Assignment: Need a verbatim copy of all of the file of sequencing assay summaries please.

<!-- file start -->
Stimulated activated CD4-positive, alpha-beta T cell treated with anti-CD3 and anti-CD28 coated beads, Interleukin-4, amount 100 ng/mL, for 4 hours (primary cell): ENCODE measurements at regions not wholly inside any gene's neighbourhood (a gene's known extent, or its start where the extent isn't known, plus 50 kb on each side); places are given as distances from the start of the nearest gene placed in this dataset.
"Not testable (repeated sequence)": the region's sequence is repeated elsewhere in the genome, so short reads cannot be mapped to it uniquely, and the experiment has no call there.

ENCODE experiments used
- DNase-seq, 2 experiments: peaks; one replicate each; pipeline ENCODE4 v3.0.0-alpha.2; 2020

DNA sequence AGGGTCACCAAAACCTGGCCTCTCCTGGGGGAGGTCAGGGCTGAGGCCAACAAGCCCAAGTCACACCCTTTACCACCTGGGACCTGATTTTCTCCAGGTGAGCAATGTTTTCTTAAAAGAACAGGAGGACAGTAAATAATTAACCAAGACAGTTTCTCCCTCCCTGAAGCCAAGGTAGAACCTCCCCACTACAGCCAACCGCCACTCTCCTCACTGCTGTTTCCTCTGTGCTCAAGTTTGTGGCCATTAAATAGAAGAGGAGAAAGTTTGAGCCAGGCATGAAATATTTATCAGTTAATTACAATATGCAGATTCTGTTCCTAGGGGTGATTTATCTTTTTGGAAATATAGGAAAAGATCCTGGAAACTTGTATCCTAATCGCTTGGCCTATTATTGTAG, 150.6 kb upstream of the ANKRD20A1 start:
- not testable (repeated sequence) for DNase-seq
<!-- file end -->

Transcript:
Stimulated activated CD4-positive, alpha-beta T cell treated with anti-CD3 and anti-CD28 coated beads, Interleukin-4, amount 100 ng/mL, for 4 hours (primary cell): ENCODE measurements at regions not wholly inside any gene's neighbourhood (a gene's known extent, or its start where the extent isn't known, plus 50 kb on each side); places are given as distances from the start of the nearest gene placed in this dataset.
"Not testable (repeated sequence)": the region's sequence is repeated elsewhere in the genome, so short reads cannot be mapped to it uniquely, and the experiment has no call there.

ENCODE experiments used
- DNase-seq, 2 experiments: peaks; one replicate each; pipeline ENCODE4 v3.0.0-alpha.2; 2020

DNA sequence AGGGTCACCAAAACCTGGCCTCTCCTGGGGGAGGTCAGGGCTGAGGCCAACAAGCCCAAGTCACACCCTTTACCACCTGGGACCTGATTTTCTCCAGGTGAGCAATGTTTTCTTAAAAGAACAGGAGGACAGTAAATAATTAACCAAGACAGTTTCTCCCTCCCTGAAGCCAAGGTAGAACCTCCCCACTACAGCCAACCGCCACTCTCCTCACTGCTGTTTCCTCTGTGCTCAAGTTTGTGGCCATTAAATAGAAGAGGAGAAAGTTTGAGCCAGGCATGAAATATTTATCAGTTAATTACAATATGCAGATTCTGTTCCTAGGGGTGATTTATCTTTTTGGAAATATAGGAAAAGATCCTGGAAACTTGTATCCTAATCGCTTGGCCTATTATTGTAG, 150.6 kb upstream of the ANKRD20A1 start:
- not testable (repeated sequence) for DNase-seq